Though indigenous populations like those present in Mexico, and throughout Latin America have scarcely been a factor in the cause of global contamination, these same countries hold the most promise in being capable of producing various forms of energy through renewable processes.  Such news is wonderful for a world which is slowly falling victim to the polluting habits of humanity.  But there is reluctance to blindly advocating for such a reality, for the sake that perhaps it would not be fair to place such a responsibility on countries which have had no hand in creating the problem this solution aims to solve. This is a case of neo-liberalistic ideals wanting to materialize whatever way possible versus preserving the ecological integrity of countries unmarred at-large by industrialization and its effects.[18]  There are clear examples in Mexico of what neo-liberalistic industrial practices can inflict on the planet.  Take for example the consequences of colonization in Latin American countries; colonizers whose new-world resource extracting ravages not only created a degradation of ecological proportions, but also resulted in the misery of indigenous people.[19]  More recently (and quite significantly), the establishment of the maquiladora industry, which denotes the business of industrial assembly plants established on both sides of the Mexico and United States border for economic transnational cooperation purposes, has affected the ecology of the Mexican/American borderlands extensively.[20] This industry has been known to engage in illegal and unsafe disposal practices, often discarding raw sewage and contaminated metals into the surrounding ecosystem.[21]  A further threat to ecological health is the result of major flows of population to the borderlands region due to Mexicans wanting to take advantage of a job with the maquiladora business ane the “economic spill over from the United States” which makes the region wealthier than any other in the republic. This large volume of people residing in the borderland region is affecting its ecological makeup, and the Mexican government with both its financial inability and lack of knowledge to create a framework to mitigate it, leaving the region continually vulnerable.[22]  Lastly, the creation of a culture within Mexico that attributes immense social value to owning a car, instead of riding public transportation because it is deemed undignified and a sign of being poor, has caused a surge in car-ownership which then has carelessly contributed to increased pollution and a spike in demand for petrol.[23]  With a situation like this deeming public transportation unsuccessful, there is no incentive for the government to contribute to such plans, despite them being a more eco-friendly option.[24]  Such ecological disasters adequately validate the concerns that humans are having too much of a negative impact on the natural geological processes of the planet.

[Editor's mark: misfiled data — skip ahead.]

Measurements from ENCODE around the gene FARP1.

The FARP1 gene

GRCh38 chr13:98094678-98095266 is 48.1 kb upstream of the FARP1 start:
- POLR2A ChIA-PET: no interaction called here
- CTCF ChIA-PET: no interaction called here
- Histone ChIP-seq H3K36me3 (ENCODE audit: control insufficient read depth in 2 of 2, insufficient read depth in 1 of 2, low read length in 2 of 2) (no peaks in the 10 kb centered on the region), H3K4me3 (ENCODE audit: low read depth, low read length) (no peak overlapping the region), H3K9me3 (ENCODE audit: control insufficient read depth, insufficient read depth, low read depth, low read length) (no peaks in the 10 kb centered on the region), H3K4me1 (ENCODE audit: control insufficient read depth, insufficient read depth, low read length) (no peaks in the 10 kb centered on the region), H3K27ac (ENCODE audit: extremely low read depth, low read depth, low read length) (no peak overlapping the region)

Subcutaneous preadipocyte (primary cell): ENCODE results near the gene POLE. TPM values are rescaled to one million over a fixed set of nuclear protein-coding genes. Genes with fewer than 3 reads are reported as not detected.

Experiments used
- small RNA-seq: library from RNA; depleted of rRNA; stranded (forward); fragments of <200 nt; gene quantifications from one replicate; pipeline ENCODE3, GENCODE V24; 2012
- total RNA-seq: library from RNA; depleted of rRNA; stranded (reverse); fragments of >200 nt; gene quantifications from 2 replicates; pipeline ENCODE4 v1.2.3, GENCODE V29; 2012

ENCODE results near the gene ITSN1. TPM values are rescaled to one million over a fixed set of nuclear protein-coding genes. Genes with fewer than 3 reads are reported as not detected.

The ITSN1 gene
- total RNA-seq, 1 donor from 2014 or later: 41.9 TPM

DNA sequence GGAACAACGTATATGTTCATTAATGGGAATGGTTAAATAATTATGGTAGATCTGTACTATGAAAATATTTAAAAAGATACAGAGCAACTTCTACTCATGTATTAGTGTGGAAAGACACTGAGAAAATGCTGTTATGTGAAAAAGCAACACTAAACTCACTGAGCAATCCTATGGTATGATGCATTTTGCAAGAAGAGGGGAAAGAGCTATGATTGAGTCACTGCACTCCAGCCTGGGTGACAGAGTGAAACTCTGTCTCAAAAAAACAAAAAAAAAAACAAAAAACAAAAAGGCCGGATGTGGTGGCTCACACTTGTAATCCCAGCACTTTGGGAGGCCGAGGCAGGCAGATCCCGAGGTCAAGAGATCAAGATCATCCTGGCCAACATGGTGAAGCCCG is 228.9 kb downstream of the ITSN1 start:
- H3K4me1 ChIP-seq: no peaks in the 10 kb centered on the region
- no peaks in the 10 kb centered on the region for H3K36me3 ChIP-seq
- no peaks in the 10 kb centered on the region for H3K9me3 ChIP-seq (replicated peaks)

The Holocene era was the one in which humans “developed as a species,” but its existence is no more due largely because of the negative contributions our species has made.[25] Now we find ourselves living within the Anthropocene period, which is the term used to describe the geological effects humans have caused on the planet due to our modernization, which has been accompanied by a rapid and alarming use of unsustainable resources and a destruction of life throughout the globe.[26]  The Anthropocene, as a new term, has generated a lot of deliberation and study, though the philosophy it inspires has actually been in use for thousands of years. But when scientists, philosophers, social scientists and general contemplators of the relationship between the physical earth and humanity think about the Anthropocene, it will no longer be a question of how the earth affects its inhabitants, but rather the inverse.[27] Such a reality will implicate the need for deep awareness and active contemplation about the implications its likely to express if something is not done to prevent or reverse such a situation.[28]